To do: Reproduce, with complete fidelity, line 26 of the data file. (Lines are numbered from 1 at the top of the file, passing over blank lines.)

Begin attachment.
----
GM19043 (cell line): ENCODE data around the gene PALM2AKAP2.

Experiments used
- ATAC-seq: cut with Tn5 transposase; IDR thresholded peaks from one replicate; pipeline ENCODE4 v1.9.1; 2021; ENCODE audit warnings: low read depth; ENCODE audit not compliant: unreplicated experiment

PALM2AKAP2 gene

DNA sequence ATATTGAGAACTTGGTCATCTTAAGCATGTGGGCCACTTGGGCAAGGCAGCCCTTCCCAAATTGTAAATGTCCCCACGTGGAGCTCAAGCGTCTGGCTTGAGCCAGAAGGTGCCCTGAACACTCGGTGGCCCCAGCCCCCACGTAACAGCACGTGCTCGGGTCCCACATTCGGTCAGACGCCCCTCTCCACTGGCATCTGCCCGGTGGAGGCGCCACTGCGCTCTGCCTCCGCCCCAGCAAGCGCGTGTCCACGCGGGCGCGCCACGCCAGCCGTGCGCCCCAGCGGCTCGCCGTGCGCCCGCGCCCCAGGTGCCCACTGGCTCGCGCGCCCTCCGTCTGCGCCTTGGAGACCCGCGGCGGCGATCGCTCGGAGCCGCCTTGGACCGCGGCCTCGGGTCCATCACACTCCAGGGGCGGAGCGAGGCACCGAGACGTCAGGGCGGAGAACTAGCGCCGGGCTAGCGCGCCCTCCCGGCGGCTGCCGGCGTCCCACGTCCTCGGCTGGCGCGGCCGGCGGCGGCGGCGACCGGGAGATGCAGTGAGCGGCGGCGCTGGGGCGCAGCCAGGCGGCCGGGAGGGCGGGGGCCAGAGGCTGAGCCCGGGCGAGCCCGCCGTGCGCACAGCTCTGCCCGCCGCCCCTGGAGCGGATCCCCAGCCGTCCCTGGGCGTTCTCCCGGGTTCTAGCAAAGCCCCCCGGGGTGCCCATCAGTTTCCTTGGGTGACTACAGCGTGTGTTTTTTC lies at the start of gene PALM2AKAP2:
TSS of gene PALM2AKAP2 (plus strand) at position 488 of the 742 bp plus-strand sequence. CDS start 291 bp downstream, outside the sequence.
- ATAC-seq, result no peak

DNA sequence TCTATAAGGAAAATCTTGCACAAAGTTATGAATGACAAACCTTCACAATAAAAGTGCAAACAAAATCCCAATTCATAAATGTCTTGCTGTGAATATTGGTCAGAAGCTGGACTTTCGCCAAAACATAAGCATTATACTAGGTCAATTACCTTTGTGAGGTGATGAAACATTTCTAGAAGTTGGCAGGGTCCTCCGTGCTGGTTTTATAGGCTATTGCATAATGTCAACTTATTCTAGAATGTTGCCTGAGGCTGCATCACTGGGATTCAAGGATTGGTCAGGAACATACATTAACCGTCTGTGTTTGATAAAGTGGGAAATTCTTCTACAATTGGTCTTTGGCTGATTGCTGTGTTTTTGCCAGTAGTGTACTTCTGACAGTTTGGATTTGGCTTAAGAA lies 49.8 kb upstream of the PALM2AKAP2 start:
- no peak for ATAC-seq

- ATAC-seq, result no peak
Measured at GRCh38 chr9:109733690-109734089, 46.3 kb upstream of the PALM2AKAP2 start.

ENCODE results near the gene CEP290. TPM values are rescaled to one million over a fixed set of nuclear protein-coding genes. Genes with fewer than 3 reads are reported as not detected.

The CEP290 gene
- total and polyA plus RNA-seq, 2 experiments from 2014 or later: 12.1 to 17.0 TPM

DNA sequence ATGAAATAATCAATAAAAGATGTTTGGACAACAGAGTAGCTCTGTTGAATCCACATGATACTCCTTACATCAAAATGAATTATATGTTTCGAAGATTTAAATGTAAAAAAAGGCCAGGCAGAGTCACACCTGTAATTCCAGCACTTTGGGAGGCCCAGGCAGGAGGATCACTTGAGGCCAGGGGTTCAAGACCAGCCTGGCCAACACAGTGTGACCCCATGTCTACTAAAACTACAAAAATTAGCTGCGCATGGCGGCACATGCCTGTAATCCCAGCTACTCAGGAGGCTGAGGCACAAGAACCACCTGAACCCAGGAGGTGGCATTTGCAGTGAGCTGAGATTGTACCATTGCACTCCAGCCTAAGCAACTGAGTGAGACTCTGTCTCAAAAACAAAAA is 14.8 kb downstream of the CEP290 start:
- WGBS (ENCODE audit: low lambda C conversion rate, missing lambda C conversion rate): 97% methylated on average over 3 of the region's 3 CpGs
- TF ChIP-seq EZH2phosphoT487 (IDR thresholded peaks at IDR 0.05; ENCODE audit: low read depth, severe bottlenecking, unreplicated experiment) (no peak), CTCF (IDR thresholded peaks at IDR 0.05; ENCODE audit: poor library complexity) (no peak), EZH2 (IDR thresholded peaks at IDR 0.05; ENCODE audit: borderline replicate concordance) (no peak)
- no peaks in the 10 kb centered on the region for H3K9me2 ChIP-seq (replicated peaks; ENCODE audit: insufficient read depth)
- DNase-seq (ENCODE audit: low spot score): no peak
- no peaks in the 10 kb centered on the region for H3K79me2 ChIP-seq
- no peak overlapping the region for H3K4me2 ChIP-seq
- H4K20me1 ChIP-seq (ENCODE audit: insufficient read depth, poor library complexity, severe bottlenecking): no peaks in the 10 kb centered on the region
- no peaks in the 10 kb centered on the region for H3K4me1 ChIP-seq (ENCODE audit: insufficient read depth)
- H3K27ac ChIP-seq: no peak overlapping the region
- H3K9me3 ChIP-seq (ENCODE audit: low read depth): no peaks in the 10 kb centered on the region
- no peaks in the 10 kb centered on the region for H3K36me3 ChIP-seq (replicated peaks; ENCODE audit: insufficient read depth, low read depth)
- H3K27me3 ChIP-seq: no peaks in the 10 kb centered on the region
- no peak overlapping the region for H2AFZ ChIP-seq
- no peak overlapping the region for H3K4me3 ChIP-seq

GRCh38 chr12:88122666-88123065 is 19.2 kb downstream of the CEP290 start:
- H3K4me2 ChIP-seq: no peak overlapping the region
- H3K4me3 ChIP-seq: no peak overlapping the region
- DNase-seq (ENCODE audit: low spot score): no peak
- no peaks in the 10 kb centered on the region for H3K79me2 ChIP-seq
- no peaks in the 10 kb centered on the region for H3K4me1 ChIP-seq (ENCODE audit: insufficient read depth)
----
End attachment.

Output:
- no peaks in the 10 kb centered on the region for H3K36me3 ChIP-seq (replicated peaks; ENCODE audit: insufficient read depth, low read depth)